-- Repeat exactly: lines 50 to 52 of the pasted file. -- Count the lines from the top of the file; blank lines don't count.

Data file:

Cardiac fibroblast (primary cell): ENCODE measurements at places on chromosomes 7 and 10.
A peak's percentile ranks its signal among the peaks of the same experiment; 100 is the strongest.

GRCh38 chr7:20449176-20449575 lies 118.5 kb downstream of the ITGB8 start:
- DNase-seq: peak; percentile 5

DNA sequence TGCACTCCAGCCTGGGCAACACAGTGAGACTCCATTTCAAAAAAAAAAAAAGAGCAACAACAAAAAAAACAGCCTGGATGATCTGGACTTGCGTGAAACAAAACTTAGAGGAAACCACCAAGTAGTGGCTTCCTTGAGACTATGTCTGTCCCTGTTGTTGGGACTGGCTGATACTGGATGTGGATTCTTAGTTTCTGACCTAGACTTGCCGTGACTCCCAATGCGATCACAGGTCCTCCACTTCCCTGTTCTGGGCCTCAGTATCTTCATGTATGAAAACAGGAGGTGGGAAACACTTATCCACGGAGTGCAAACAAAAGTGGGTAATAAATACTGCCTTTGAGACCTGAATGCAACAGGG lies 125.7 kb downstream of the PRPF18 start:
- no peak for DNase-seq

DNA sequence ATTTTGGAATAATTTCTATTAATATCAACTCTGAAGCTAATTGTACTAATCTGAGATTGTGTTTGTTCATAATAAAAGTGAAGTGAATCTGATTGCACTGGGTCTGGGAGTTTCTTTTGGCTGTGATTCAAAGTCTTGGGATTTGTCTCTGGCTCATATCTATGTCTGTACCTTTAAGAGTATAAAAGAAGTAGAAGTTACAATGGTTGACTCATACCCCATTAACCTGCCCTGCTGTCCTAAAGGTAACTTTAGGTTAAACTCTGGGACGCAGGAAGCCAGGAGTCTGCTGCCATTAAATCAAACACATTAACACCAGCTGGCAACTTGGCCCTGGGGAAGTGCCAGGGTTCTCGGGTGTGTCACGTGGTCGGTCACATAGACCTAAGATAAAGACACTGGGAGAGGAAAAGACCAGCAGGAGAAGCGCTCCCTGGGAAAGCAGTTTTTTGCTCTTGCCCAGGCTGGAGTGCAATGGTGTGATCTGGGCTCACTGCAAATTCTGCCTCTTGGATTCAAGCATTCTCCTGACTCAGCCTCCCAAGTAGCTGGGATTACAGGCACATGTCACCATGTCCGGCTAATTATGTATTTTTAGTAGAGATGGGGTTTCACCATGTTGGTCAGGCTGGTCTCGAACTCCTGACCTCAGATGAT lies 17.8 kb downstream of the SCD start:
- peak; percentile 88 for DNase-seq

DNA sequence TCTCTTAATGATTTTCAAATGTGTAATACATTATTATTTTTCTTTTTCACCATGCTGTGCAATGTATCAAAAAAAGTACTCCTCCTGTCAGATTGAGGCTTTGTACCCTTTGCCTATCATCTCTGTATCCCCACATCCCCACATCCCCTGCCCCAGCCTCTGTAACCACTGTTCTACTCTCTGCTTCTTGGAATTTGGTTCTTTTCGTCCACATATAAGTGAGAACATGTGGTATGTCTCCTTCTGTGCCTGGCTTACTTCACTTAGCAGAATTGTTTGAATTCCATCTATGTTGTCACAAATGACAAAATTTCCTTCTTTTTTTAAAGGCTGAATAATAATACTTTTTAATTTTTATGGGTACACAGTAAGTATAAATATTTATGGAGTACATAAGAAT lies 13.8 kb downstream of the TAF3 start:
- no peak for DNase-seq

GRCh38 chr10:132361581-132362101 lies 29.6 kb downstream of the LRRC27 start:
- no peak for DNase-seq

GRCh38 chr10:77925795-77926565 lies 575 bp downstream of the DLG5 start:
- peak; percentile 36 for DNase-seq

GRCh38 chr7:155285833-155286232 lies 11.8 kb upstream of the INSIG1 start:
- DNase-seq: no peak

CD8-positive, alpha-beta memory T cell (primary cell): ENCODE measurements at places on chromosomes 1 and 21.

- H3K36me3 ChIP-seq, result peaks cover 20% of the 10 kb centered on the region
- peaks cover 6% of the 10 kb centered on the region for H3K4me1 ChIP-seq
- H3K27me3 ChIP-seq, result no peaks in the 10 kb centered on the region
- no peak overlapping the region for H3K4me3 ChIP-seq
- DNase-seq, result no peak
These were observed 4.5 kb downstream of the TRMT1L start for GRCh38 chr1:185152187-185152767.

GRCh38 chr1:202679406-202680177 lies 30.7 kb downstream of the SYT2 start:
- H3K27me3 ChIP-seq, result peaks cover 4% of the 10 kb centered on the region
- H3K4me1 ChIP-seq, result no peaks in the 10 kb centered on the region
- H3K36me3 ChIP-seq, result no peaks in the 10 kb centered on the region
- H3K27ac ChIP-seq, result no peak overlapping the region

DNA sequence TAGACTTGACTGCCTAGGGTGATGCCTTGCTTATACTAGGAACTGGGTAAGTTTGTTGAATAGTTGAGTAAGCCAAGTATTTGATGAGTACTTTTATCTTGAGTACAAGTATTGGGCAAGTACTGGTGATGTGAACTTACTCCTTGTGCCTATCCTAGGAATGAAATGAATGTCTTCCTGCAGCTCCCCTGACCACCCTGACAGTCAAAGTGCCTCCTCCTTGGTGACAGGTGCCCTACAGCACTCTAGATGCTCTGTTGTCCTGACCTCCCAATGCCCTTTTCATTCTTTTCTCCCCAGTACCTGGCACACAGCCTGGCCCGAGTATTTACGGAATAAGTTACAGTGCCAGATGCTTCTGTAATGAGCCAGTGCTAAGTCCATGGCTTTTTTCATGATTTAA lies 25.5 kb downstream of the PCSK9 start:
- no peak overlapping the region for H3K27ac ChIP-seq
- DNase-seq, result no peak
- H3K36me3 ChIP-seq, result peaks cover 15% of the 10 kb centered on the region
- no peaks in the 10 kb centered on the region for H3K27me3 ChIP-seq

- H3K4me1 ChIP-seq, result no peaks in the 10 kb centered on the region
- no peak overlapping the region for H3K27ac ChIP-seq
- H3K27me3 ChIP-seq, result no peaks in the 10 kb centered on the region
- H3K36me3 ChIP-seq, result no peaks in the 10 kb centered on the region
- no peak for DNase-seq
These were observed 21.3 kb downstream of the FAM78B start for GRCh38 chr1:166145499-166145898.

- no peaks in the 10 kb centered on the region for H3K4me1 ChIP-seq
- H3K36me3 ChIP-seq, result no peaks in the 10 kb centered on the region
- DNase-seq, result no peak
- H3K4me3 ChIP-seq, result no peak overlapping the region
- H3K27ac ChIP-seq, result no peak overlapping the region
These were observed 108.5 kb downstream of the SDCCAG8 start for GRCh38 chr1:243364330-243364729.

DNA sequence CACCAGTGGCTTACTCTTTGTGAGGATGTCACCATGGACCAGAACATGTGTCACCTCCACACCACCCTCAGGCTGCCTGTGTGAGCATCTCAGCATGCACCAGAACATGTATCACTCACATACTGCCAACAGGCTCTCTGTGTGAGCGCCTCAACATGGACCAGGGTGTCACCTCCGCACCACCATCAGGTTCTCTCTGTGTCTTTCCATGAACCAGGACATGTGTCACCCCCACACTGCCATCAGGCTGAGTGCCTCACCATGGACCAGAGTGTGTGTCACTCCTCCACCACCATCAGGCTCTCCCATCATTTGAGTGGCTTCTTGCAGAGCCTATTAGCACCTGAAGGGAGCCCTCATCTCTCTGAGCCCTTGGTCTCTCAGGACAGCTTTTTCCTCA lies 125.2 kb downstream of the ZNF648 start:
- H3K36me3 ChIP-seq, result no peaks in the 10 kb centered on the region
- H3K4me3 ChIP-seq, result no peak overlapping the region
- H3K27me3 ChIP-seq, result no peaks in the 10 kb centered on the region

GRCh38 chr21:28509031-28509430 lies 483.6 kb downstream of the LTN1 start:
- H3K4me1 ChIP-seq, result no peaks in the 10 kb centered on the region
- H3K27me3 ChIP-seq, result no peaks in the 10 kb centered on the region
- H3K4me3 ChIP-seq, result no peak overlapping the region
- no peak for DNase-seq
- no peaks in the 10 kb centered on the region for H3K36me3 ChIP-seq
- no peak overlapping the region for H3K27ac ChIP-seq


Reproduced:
GRCh38 chr21:28509031-28509430 lies 483.6 kb downstream of the LTN1 start:
- H3K4me1 ChIP-seq, result no peaks in the 10 kb centered on the region
- H3K27me3 ChIP-seq, result no peaks in the 10 kb centered on the region